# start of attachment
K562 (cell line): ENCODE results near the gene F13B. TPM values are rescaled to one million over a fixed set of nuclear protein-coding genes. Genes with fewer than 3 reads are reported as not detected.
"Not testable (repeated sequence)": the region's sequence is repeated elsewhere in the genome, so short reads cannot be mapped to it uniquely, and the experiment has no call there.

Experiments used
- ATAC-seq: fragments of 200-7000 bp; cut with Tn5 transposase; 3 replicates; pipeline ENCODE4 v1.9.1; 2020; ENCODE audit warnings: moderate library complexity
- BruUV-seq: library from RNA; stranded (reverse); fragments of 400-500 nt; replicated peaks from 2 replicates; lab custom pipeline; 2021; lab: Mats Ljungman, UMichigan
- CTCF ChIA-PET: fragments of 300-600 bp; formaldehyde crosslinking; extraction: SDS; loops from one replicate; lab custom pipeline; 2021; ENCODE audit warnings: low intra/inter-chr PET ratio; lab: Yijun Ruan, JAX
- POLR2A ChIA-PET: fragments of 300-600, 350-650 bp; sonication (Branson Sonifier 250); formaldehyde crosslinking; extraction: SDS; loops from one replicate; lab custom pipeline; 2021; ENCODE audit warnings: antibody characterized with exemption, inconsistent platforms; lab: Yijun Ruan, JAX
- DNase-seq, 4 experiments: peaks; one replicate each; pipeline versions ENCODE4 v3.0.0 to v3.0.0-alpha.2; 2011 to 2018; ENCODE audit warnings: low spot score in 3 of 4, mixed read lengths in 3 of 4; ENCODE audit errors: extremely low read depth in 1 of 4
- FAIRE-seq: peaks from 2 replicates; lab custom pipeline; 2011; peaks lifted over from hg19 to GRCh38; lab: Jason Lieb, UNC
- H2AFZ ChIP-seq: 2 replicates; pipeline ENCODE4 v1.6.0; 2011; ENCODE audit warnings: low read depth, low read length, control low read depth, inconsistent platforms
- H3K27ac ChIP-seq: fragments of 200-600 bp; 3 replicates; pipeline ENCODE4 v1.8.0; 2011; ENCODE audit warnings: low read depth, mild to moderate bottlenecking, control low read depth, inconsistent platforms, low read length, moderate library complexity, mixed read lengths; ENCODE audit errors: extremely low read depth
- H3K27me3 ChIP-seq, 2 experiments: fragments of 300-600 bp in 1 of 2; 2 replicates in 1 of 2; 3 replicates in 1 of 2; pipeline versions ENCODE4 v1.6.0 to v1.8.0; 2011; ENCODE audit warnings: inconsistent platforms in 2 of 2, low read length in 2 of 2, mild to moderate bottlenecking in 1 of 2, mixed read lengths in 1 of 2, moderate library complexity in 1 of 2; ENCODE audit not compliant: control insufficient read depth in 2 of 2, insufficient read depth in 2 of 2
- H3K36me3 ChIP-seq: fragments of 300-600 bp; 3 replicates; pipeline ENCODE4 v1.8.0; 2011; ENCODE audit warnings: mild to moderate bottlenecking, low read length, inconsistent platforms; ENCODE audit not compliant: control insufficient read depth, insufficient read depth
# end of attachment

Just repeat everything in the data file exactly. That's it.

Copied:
K562 (cell line): ENCODE results near the gene F13B. TPM values are rescaled to one million over a fixed set of nuclear protein-coding genes. Genes with fewer than 3 reads are reported as not detected.
"Not testable (repeated sequence)": the region's sequence is repeated elsewhere in the genome, so short reads cannot be mapped to it uniquely, and the experiment has no call there.

Experiments used
- ATAC-seq: fragments of 200-7000 bp; cut with Tn5 transposase; 3 replicates; pipeline ENCODE4 v1.9.1; 2020; ENCODE audit warnings: moderate library complexity
- BruUV-seq: library from RNA; stranded (reverse); fragments of 400-500 nt; replicated peaks from 2 replicates; lab custom pipeline; 2021; lab: Mats Ljungman, UMichigan
- CTCF ChIA-PET: fragments of 300-600 bp; formaldehyde crosslinking; extraction: SDS; loops from one replicate; lab custom pipeline; 2021; ENCODE audit warnings: low intra/inter-chr PET ratio; lab: Yijun Ruan, JAX
- POLR2A ChIA-PET: fragments of 300-600, 350-650 bp; sonication (Branson Sonifier 250); formaldehyde crosslinking; extraction: SDS; loops from one replicate; lab custom pipeline; 2021; ENCODE audit warnings: antibody characterized with exemption, inconsistent platforms; lab: Yijun Ruan, JAX
- DNase-seq, 4 experiments: peaks; one replicate each; pipeline versions ENCODE4 v3.0.0 to v3.0.0-alpha.2; 2011 to 2018; ENCODE audit warnings: low spot score in 3 of 4, mixed read lengths in 3 of 4; ENCODE audit errors: extremely low read depth in 1 of 4
- FAIRE-seq: peaks from 2 replicates; lab custom pipeline; 2011; peaks lifted over from hg19 to GRCh38; lab: Jason Lieb, UNC
- H2AFZ ChIP-seq: 2 replicates; pipeline ENCODE4 v1.6.0; 2011; ENCODE audit warnings: low read depth, low read length, control low read depth, inconsistent platforms
- H3K27ac ChIP-seq: fragments of 200-600 bp; 3 replicates; pipeline ENCODE4 v1.8.0; 2011; ENCODE audit warnings: low read depth, mild to moderate bottlenecking, control low read depth, inconsistent platforms, low read length, moderate library complexity, mixed read lengths; ENCODE audit errors: extremely low read depth
- H3K27me3 ChIP-seq, 2 experiments: fragments of 300-600 bp in 1 of 2; 2 replicates in 1 of 2; 3 replicates in 1 of 2; pipeline versions ENCODE4 v1.6.0 to v1.8.0; 2011; ENCODE audit warnings: inconsistent platforms in 2 of 2, low read length in 2 of 2, mild to moderate bottlenecking in 1 of 2, mixed read lengths in 1 of 2, moderate library complexity in 1 of 2; ENCODE audit not compliant: control insufficient read depth in 2 of 2, insufficient read depth in 2 of 2
- H3K36me3 ChIP-seq: fragments of 300-600 bp; 3 replicates; pipeline ENCODE4 v1.8.0; 2011; ENCODE audit warnings: mild to moderate bottlenecking, low read length, inconsistent platforms; ENCODE audit not compliant: control insufficient read depth, insufficient read depth